Back from the dead

While no one misses the ranty, crass, opinionated, grammatical catastrophe that this blog may well be, I thought my fellow cutthroat aficionados might appreciate the link, as well as anybody who might be curious about the magnificent coastal cutthroat.

The state of anadromous fish stocks on the west coast of North America is many things but without involvement of anglers, armchair scientists (or real scientists for that matter) concerned citizens, and the general public things would assuredly be worse than they are now (as bad as that may be) so please, get involved.


the reanimated corpse of cutthroagalore

Please remember

Remembrance today is and always should be a sombre and reflective reminder of how many people have lost their lives to war. On all sides there stands the orphans, the maimed, the downtrodden, and those who suffer. War is always a force of misery and suffering and it is a reminder that no amount of jaded political spin, economic opportunity, or cheap self justification should be used to drop bombs on innocent people. This day is not about clamouring for war, more guns on parliament hill, or procuring fighter jets. It is a sober reminder that the horror of war remains, not a celebration of it.

Lest we forget


My great grandfather was well known in the lower mainland for making spoons and spinners for salmon/steelhead, my father was an avid winter steelheader, and I make shitty blog posts about a fish that nobody cares about,and for nobody to read, kind of a nice parallel with the state of anadromous fish on the west coast.

In my great grandfather’s era there were lots of wild fish, high abundance and high survival, high fecundity, small creeks abound with chum, coho, sea run cutthroat trout, and even steelhead, hydrology and groundwater largely in good shape, and this is in spite of virtually no environmental consideration in commerce. My father’s era saw the recent glory years of the early eighties steelheading, Saltwater salmon abundance in the straight of georgia and the west coast of vancouver island that is the explosion of hatcheries and finished with the near complete collapse of many coho and steelhead stocks up and down the coast. Today what I see is remnant or near extinct runs, collapsed ecology, poaching on the scraps of tiny runs, a sport fishery that wouldn’t exist without expensive and subsidized massive hatchery output. Rivers run through pipes, and dams, creeks that had measurable runs of steelhead are now concrete drainage pipes. People fishing for pink salmon because they are the only abundant remaining species left. Most of the famous rivers no longer contain fishable numbers of the species they are famous for. Ever fished Campbell river for steelhead? Even the Gold, Salmon, Cowichan, and a bunch of others actually have low abundances of steelhead. Squamish river is the same. God forbid the Thompson river not be mentioned(it’s the only river in the world don’t ya know). And a whole bunch of people who should know better are acting like there is nothing amiss. If you read literature about fisheries from 20-30 years ago you get painted a picture of abundance and large wild fish galore, then you actually go to these rivers and find them recently logged to the banks and runs of fish that maybe hit 100 fish over a 4 month season(read: devoid of fish).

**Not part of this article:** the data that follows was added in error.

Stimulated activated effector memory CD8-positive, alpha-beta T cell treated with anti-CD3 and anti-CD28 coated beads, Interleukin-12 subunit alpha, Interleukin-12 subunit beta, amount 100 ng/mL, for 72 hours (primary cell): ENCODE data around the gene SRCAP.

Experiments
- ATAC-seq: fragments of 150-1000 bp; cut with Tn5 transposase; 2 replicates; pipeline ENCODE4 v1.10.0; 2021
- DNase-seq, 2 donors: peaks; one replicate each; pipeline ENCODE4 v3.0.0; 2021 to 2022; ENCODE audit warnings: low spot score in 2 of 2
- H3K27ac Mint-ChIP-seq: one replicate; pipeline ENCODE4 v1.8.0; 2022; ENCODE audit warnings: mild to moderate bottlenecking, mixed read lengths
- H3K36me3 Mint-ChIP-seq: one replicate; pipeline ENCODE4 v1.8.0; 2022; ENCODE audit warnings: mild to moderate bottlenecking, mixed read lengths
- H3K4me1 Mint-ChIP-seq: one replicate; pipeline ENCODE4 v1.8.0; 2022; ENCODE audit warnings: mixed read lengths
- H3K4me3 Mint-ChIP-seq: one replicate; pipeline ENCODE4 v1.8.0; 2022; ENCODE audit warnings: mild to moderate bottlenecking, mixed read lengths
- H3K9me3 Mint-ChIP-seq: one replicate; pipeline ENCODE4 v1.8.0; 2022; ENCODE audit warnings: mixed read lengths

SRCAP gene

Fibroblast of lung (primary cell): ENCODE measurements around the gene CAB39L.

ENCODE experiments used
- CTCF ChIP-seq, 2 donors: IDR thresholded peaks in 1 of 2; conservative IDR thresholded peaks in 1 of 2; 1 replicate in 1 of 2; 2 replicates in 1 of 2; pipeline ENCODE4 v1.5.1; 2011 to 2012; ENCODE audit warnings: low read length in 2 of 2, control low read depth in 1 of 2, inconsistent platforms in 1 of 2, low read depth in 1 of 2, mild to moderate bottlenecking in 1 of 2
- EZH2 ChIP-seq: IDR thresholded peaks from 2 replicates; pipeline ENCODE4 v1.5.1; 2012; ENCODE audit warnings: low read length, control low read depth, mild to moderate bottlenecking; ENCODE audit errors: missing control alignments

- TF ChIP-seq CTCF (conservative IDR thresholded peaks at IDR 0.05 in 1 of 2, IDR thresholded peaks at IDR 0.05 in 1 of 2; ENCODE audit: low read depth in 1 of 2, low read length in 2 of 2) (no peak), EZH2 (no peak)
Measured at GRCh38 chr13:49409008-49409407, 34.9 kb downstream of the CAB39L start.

Apathy is not a pill you can take. it’s not magic, not passive. It is something you are actively doing to the world around you. stop it please. I don’t want the world I live in to be a terrible place just because you can’t be asked to care about anything. Please, it’s time to give a shit. There are powerful groups that are working to dismantle the woefully inadequate protections that exist for the wonderful coastal cutthroat trout and their environs. They are not considered a fishery, they have no economic value (supposedly), and they have no enforcement protection.Who gives a fuck if somebody kills a bunch of wild sea runs out of some creek?

There are a bunch of little urban creeks that right this second have tiny runs that are teetering on the edge of extinction and yet where are the fundraising dinners, and the islander auctions? Who knows where Spius creek is? Here’s the thing, you all know where the Brunette river is, Byrne creek, the Coquitlam, the Serpentine, the Salmon, the Nickomeckl, the Alouette? How many others are there? The beloved Aquilini’s and their blueberry and cranberry farms have completely annihilated the North Allouete (and they’ve been fined for it) and yet go canucks go is about as far as the commentary goes. How about Colquitz creek here in Victoria? How about the kokish river? What the hell is that? I’ve seen more passion expressed about hardy perfects than what I’ve seen from anybody in the fly fishing world about this, hell Willie Mitchell had more to say than most about the Kokish. How about every other moonscaped, cut to the banks, sedimented and logjammed watershed on this entire rock. It’s a testament to the adaptability of these species that they exist at all because there isn’t a great deal of evidence that any supposed management has actually helped. These rivers have runs that have been barely clinging to existence for a long time. I think a wild steelhead in the Serpentine is just as important as one in the Bonaparte and I’m apparently completely alone.

Look at the difference in the Campbell River between 1901,Roderick Haig Brown’s Campbell river, and the Campbell river now. It’s an embarrassment. are there any steelhead left? The home of the champion of fly fishing conservation is a monument to the failure of conservation. Yes keep telling yourself its all ocean conditions, that pesky ocean did it. The fight for our fish is pretty much a fight to the death.

What is my father’s legacy? Is there anything being invested in the future of these fish and their ecosystems?


A beautiful wild cutthroat trout from the Little Campbell River